Vivaldi, and browser options

I installed Vivaldi the other day to give it a whirl. I was a little sceptical of their claims that it was a browser “for developers”

Then I went into the options. My jaw literally dropped. Literally.


Look at all those options!

Vivaldi has options that other browsers don’t provide by default. You can change the theme at a specific time of day, set up mouse gestures, move tabs to the sides or bottom, set a time-limit on your browsing history, change your default fonts (as in, when a web page says “sans serif” you get to pick what that means)

Firefox, Chrome, and Opera (my favourite, up to now at least) have plugins to cater for all of these things, but vivaldi does them out of the box. I thought that would make the whole thing feel bloated, but it’s buttery smooth. It seems to load pages faster than any other browser, though I suspect that’s down to the progress bar, which shows how many bytes have loaded (mesmerising).

I’m going to set Vivaldi as my default from today on, with Opera to fall back on if needed

iPhone 4 battery life

I recently fixed up an old iPhone 4 for fun and to try out iOS. Turns out it’s limited to iOS7 which means most of the apps I try to install don’t work. Damn you apple, damn you.

I stuck it in airplane mode to fast charge, then plugged it out and forgot about it. A few days later I came back and found it at 100% battery life. Turns out the iPhone 4 has incredible battery life if you put it in airplane mode and do nothing with it.


6 Days, 17 hours, 85% and counting

a tiny github project blew my mind today

It’s alarmingly simple – a 52 x 90 grid, which represents your life, assuming you life to be 90. Each square is a week.

I found it a bit of a gut punch to see my weeks splayed out like that. The phrase “it really puts things in perspective” is an overused cliché, but this does just that. You literally see your life from another perspective. And in some ways, it is horrifying. I’m a third of the way down the page, and what have I achieved, really? How long have I left? And this is the best case scenario, really, barring miracle life extension technologies. How much can I cram into those remaining boxes? Each one seems ridiculously precious.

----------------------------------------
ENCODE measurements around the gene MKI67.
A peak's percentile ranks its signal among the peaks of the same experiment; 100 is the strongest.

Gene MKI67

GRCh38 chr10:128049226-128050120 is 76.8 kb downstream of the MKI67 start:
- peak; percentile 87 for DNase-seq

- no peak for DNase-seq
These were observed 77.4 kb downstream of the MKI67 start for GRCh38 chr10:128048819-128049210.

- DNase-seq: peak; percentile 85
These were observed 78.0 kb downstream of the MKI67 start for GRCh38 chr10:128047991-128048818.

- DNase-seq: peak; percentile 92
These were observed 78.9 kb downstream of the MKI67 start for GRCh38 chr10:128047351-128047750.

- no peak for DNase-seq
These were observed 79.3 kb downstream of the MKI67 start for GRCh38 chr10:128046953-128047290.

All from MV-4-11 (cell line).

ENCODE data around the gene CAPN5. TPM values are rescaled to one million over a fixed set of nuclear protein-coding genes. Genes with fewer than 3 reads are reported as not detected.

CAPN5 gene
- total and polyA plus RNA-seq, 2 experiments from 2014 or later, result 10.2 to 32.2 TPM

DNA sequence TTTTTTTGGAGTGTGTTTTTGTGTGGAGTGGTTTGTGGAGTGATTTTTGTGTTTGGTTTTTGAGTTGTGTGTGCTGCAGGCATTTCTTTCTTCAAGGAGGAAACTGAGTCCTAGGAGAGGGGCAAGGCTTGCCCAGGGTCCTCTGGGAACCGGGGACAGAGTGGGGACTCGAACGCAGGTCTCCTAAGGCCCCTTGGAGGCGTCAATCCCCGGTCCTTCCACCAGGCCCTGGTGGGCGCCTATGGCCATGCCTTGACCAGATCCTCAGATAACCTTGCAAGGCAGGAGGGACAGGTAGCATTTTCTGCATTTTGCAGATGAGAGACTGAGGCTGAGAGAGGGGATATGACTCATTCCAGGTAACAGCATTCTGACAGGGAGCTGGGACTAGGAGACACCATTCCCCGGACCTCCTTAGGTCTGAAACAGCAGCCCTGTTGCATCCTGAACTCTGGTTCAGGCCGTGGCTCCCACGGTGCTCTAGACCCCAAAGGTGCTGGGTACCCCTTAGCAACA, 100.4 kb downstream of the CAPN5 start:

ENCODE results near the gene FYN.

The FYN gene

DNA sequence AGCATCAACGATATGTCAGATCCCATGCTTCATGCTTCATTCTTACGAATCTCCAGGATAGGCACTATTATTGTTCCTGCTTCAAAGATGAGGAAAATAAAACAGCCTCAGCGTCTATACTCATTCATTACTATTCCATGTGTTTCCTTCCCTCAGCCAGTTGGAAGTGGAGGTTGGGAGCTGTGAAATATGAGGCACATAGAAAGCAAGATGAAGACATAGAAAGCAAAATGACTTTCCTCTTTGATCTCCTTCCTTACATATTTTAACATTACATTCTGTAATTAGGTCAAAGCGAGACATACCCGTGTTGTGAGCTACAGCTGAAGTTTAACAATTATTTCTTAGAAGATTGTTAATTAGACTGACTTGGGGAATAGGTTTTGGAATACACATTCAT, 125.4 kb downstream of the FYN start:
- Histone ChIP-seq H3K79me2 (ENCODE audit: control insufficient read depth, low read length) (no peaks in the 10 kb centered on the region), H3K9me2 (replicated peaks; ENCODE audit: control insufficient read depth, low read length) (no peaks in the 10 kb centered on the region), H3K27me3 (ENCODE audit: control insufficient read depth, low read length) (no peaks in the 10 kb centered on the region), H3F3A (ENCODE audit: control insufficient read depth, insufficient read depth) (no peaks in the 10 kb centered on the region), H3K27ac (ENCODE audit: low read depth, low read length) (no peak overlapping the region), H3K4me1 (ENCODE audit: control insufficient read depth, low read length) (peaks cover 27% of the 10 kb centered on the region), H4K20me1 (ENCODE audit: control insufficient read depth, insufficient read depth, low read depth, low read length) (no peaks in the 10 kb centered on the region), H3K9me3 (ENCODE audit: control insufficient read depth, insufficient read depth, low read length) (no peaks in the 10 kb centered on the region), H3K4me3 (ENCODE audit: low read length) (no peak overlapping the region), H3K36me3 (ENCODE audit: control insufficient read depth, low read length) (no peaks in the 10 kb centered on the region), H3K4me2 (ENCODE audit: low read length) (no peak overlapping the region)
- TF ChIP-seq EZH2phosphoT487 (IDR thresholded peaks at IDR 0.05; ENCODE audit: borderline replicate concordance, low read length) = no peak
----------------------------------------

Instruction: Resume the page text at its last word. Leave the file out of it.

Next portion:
Anyway, it’s an interesting project. The weeks can be toggled, but there’s no functionality there so I don’t know what the point is. Perhaps the author is working on some extra features. It would be cool, and scary, to be able to put in your birthday and see where you are on the grid.



The War On Ads, continued

Peter-Paul Koch over on has mirrored my own thoughts on ads far more eloquently than I could ever manage:

Ad-funded free content providers have a strong vested interest in pretending the web is in danger from ad blockers. They need to protect their revenue stream — and if they can generate some clicks along the way, so much the better.

But the web is a lot larger than just news sites with problematic business models. E-commerce sites, brochure sites, government sites, personal homepages, web interfaces for various services, none of them are inconvenienced in the slightest by ad blockers.

Read the rest here –

wordcount is in the store

I’ve released a new app on the windows store, a universal / UWP app for counting words. It sounds silly, but I needed a way to count words on my phone, and there were no options.

At time of writing there are three other wordcount apps on the windows store. One is full of horrific full page ads, one doesn’t work (on wp10 at least), and one is a paid app.

It seemed to me that there was a gap in the market there for something that worked, didn’t cost anything and didn’t try to sell you some random crap. It takes some balls to charge someone for an app that counts words. As for the ads guy, don’t get me started.

Here’s a link to wordcount in the store, which is free, has no ads, no in-app purchases, and works on windows 10 and windows phone 10.

wordcount for windows 10